Here’s another announcement from a casino operator hoping to persuade Pope County to invite them to open a casino there under the new casino amendment.
Warner Gaming, promising a Hard Rock casino resort, began its public relations campaign yesterday. Today it’s the Gulfside Casino Partnership of Mississippi, which will hold a “meet and greet” from 4 to 7 p.m. Thursday at the Courtyard by Marriott to talk about their proposed $250 million River Valley Casino Resort, a plan they’d outlined previously.
All are touting economic benefits of a tourist attraction, from construction to permanent jobs. Gulfside has taken a page from the Oaklawn playbook and promised charitable contributions — $1 million a year to local schools for 20 years.
Public relations are key. The amendment requires an endorsement by local officials for a successful casino application. None has yet been granted by current officeholders. It’s not yet clear if the Racing Commission will even consider applications without an endorsement from elected officials.
Another obstacle is a new county ordinance that requires a local vote on a casino, a law that several have said is an unconstitutional addition to the amendment. Pope County voters said they didn’t want to expand casinos in Arkansas.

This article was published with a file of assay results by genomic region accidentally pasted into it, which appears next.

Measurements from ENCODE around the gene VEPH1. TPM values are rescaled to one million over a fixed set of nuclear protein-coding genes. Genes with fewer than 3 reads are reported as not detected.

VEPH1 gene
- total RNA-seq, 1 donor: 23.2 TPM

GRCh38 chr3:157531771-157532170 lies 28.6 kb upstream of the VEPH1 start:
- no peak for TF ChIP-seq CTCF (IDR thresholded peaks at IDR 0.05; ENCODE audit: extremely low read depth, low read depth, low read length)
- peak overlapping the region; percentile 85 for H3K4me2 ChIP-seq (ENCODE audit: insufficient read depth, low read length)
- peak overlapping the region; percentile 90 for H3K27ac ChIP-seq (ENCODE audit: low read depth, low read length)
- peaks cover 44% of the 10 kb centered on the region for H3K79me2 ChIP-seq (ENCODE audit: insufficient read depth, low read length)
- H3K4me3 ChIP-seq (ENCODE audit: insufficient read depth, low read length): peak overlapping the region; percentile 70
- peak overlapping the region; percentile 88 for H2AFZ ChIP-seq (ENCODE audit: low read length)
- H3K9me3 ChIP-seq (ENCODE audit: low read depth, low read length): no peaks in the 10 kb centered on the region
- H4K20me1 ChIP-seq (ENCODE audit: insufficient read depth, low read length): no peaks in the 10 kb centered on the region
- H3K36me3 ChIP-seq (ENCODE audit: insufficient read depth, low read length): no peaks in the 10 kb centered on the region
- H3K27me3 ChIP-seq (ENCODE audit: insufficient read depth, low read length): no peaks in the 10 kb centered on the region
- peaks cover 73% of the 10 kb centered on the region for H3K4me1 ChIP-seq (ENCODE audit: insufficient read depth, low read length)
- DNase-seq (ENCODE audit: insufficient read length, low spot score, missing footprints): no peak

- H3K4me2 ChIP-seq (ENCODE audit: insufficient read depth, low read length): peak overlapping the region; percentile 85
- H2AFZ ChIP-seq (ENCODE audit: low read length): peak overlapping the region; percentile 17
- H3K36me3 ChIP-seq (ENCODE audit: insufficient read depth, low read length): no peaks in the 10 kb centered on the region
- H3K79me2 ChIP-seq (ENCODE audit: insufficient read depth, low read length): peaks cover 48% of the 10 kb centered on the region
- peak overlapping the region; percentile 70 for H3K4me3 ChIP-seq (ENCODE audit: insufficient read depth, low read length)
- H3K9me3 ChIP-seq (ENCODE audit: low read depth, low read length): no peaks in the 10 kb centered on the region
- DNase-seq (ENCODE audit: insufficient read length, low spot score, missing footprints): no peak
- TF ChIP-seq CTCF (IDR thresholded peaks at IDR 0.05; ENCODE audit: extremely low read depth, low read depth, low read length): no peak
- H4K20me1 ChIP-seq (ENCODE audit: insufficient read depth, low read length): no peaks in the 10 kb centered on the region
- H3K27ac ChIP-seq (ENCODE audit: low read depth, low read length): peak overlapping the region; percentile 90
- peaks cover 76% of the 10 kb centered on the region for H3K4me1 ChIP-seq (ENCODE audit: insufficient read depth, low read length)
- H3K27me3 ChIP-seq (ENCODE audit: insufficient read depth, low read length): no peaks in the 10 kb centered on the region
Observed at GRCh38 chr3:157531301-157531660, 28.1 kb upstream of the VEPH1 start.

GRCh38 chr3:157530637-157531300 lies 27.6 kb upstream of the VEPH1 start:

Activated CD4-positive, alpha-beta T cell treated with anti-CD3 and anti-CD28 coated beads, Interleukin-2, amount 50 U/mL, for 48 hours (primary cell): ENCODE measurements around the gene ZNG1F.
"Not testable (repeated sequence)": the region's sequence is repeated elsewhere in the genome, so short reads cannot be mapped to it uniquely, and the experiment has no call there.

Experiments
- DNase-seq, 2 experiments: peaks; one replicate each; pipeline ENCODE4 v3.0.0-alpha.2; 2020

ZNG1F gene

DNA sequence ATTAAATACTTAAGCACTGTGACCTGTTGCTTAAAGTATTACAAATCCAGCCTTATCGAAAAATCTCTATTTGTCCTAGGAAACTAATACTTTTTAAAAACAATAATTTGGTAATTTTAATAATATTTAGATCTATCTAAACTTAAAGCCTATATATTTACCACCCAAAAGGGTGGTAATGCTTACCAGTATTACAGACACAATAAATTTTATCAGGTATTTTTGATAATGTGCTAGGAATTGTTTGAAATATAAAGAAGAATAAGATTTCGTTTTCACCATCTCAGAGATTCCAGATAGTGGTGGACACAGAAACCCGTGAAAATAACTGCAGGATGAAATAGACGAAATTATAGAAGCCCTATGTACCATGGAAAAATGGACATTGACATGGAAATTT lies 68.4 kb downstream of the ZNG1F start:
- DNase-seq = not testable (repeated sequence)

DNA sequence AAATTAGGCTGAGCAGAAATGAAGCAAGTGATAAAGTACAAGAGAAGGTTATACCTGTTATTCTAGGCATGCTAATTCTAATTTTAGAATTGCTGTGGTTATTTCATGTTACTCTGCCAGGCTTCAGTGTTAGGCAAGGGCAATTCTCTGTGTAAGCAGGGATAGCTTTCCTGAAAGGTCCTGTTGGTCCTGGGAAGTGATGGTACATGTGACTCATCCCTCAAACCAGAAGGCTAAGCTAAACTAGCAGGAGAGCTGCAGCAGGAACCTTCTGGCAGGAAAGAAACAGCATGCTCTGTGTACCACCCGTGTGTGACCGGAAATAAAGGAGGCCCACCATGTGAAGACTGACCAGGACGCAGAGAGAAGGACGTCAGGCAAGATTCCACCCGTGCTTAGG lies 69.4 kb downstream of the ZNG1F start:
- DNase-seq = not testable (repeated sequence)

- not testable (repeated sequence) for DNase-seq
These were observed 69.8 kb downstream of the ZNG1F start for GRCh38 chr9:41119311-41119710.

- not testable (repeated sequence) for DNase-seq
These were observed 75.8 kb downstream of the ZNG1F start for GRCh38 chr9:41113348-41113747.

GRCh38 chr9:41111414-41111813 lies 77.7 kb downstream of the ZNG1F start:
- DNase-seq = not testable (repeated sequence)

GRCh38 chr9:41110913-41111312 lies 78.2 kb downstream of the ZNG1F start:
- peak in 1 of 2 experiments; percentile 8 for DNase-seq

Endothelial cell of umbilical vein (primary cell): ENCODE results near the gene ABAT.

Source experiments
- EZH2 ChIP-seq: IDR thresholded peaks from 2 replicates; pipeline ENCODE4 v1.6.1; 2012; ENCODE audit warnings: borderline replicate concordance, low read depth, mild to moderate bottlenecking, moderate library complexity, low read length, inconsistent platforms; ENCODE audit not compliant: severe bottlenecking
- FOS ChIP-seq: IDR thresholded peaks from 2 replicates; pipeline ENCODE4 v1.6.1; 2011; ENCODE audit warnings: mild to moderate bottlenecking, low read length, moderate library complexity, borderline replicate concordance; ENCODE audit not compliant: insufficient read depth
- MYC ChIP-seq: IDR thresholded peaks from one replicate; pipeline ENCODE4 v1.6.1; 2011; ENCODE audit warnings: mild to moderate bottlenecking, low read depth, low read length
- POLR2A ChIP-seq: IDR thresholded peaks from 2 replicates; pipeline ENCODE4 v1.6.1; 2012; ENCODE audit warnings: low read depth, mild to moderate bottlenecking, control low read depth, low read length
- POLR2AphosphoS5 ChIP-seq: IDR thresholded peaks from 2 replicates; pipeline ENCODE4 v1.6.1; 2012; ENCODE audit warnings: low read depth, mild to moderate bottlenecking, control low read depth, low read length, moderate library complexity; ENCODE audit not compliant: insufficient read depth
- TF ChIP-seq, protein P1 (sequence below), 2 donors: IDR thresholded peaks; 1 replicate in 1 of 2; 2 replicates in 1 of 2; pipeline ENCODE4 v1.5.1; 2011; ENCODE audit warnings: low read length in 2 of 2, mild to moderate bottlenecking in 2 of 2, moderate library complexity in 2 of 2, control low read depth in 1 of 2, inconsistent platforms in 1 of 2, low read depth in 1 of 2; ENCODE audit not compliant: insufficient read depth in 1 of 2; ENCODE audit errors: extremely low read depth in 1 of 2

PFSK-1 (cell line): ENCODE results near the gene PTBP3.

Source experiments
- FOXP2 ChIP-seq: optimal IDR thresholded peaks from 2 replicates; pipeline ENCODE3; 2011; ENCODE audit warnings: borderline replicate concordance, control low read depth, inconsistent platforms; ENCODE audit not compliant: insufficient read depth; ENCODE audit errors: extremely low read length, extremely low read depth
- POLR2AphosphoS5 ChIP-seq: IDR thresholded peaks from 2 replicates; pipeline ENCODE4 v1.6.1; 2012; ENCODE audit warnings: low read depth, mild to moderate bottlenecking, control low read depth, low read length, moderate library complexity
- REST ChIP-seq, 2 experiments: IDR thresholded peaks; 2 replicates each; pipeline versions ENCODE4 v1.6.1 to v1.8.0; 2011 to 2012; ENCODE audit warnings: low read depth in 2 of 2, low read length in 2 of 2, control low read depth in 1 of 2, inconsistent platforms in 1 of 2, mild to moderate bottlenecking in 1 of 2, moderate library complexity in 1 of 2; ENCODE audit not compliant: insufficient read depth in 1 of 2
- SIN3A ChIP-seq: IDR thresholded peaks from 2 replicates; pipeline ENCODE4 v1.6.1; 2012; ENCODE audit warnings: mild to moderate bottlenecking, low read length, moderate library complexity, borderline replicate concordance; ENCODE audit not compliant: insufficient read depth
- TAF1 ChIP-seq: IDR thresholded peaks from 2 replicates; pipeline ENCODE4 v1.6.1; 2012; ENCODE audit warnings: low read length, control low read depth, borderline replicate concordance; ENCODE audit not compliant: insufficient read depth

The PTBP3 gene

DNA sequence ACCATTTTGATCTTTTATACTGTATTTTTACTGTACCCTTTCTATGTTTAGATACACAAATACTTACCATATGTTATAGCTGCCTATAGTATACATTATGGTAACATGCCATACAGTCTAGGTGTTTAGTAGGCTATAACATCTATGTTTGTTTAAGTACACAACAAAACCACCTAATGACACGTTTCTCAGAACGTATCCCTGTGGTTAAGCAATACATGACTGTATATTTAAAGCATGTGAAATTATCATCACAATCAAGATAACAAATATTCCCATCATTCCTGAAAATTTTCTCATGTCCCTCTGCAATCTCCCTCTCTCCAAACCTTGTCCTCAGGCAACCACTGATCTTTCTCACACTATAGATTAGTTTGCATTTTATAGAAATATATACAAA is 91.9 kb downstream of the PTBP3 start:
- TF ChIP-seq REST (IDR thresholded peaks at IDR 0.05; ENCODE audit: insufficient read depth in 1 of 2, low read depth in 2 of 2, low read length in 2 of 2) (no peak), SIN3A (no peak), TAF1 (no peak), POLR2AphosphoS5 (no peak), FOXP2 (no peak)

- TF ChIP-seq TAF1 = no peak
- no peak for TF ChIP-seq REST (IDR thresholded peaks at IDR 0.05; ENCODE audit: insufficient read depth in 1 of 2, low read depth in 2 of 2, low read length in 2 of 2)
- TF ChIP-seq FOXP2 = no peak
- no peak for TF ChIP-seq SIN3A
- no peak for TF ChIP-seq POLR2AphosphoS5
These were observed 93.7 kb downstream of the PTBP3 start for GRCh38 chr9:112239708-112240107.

Will the offer of jobs, charity and bright lights change their thinking?:
Who all will apply? Representatives of the Cherokee tribe have been meeting with local officials and have an option on 100 acres on I-40 for a casino. They’ve also been buying newspaper ads outlining their plans for community development.
Might the Choctaw tribe, also an Oklahoma casino operator, be in the mix?
Interesting wrinkle: The Cherokee tribe occupies a Hard Rock Casino in Tulsa. Can Warner Gaming guarantee it can line up a Hard Rock franchise in relatively nearby Russellville?
Here’s one theory on what will happen. The county judge continues to remain resolute against issuing an endorsement. He’s key because proposed sites are outside Russellville. The Quorum Court could vote to approve an application but currently isn’t expected to do so. Thus, potential operators will either not file applications or file them without endorsement from local officials. Gulfside might attempt to submit an application with the letter written last year by the lame-duck county judge. It wouldn’t likely be approved given rules adopted since then requiring approval of current officeholders, but it might set up a lawsuit.Or who knows?